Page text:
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Author's profile photo David Jonker

Three Steps to Big Data Leadership

I saw a poster the other day, that said, “Don’t look back, you’re not going that way.” It’s good advice for life in general but also for business. Companies today no longer need to constantly look in their rear view mirror to try and piece together what’s coming. Big Data is enabling them to take a forward-looking view of the business, bringing with it the potential to make meaningful changes to help them run simple.

In a recent study into Big Data innovators, IDC found that European organisations are starting to see real value from Big Data and analytics with 72 per cent seeing an ROI in less than twelve months. In fact, the UK and Germany are the furthest ahead when it comes to incorporating technology-led transformation as an essential part of their strategy.


But not everyone moves at the same pace. IDC recently created a Big Data Maturity Model to help organisations understand where they are in the five stages of Big Data maturity: ad hoc, opportunistic, repeatable, managed and optimised. (The research is well worth a read if you’re interested in finding out where your organisation is on this scale). Clearly, we’d all love to be at the Optimised stage so I thought I’d share the three key recommendations IDC discovered in its research profiling Big Data leaders.

  • First, ensure you have a very clear desired outcome and business case for your Big Data project. Agreement at the outset will help frame all your decisions moving forward. It also ensures you don’t surprise any lines of business or departments along the way! It’s important to consolidate and co-ordinate budget across the business for Big Data projects, while keeping a degree of flexibility for specific ad-hoc ones. With funding in place, each new Big Data project requires its own business case with defined outcomes around revenue, cost reduction, risk mitigation or other relevant metrics to determine levels of investment against ROI.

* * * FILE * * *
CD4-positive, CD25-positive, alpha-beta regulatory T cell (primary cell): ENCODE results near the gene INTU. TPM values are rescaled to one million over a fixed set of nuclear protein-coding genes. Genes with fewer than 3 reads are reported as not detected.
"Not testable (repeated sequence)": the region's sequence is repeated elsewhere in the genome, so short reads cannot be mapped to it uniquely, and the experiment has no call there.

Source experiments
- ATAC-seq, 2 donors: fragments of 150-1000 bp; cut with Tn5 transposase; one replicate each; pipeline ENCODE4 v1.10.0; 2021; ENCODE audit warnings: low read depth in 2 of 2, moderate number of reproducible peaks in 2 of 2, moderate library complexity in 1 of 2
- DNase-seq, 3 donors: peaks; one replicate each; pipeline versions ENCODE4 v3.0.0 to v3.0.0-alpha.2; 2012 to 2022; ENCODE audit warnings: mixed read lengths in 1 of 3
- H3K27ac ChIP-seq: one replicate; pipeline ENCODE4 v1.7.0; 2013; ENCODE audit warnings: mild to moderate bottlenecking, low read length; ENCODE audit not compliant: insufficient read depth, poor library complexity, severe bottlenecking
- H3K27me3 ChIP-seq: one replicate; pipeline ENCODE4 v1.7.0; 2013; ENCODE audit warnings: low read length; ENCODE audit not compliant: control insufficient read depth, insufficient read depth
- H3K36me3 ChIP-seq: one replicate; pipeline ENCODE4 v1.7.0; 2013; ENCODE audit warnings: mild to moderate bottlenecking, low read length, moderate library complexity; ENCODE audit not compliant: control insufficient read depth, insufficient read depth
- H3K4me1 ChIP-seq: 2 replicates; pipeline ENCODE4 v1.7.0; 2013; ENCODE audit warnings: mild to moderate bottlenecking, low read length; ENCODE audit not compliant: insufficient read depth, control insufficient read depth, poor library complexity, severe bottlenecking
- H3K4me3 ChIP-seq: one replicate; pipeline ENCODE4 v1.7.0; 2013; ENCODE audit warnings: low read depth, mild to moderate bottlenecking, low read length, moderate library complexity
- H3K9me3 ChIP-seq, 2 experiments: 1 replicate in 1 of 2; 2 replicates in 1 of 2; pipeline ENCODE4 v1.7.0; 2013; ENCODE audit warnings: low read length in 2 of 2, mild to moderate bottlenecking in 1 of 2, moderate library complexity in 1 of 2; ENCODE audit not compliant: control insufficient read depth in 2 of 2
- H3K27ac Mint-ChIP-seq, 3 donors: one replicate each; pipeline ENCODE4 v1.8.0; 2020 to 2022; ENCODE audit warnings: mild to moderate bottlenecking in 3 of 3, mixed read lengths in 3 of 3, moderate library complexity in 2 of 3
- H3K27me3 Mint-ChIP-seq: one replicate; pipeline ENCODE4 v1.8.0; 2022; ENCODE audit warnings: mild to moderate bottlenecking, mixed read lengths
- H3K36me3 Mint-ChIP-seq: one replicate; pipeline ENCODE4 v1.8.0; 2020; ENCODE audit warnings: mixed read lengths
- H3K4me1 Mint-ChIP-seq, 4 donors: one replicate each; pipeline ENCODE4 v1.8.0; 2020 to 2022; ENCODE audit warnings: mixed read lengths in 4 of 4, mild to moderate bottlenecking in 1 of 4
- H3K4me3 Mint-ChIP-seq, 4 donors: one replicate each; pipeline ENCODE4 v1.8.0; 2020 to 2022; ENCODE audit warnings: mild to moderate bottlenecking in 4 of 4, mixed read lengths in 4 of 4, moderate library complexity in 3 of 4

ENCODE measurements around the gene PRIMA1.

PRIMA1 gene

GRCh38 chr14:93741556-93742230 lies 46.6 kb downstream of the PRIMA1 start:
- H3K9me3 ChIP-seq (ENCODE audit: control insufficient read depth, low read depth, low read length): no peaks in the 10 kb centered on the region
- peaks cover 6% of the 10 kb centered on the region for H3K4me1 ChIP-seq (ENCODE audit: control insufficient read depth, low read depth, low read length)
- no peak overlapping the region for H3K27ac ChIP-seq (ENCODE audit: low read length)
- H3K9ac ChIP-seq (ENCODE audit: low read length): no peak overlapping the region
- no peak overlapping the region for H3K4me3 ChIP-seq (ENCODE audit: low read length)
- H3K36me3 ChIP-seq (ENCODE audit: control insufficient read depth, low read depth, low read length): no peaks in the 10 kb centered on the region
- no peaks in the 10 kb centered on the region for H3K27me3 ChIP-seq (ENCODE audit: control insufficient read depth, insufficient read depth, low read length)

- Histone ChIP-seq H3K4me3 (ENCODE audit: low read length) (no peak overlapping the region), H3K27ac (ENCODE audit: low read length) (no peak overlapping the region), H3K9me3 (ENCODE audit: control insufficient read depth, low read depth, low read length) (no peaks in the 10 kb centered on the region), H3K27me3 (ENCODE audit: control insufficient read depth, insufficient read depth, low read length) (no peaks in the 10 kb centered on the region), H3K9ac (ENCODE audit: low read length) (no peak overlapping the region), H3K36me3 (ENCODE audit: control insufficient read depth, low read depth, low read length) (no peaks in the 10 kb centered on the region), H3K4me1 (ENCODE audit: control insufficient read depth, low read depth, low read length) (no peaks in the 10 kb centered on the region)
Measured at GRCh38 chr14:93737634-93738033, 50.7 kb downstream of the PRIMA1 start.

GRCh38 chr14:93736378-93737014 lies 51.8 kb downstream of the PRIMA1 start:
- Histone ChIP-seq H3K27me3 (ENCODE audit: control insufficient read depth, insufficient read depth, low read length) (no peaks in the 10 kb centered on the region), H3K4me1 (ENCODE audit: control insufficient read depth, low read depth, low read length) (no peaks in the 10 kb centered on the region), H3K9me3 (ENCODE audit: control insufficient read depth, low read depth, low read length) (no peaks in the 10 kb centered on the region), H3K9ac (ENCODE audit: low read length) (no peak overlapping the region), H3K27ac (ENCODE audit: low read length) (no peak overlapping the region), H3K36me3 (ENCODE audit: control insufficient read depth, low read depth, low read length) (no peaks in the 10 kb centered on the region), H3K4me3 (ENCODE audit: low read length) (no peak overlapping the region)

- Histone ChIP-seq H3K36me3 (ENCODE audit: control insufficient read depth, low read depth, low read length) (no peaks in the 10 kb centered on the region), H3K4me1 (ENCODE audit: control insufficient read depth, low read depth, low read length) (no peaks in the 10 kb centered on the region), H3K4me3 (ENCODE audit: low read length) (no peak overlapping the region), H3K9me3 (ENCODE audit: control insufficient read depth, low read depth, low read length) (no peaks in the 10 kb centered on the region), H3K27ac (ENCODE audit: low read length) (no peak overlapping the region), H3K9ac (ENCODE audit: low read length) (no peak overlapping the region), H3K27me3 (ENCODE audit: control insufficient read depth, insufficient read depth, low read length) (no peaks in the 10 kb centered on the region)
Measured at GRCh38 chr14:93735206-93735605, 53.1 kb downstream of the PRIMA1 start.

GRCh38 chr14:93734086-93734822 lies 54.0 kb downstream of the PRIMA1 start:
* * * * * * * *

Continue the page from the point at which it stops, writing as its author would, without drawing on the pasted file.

• Second, put a dynamic Big Data strategy in place. By this I mean treat the strategy as a fluid and transparent concept with continuous updates and input from relevant stakeholders, including IT, analytics teams, business executives and users across the organisation.  Leverage best practices from a leading department or business unit so they can be replicated into new areas. IT should ensure that the right governance model and integration capabilities are put in place from the outset. It’s also important to make sure that the strategy addresses key considerations around your project – namely intent, data, people, process and technology –  and most importantly, it must have C-Level support and sign off.
  • Finally, set up a Big Data competency centre that includes stakeholders from IT, business and analytics functions. Ideally, this should sit in the business under the COO or CEO if appropriate, and should bring together all components of a Big Data strategy, including stakeholders, technology architecture, analytical skills, and vendor and service management. This not only helps raise the profile of Big Data projects internally, but should also facilitate with setting goals around moving the organisation to new levels of maturity and readiness.

When implemented well, Big Data is taking organisations to new levels of business transformation. By understanding where your organisation is on this Big Data Maturity Model, you can gain greater insight into your company’s own journey.

Read more around this topic and download the research in full here:

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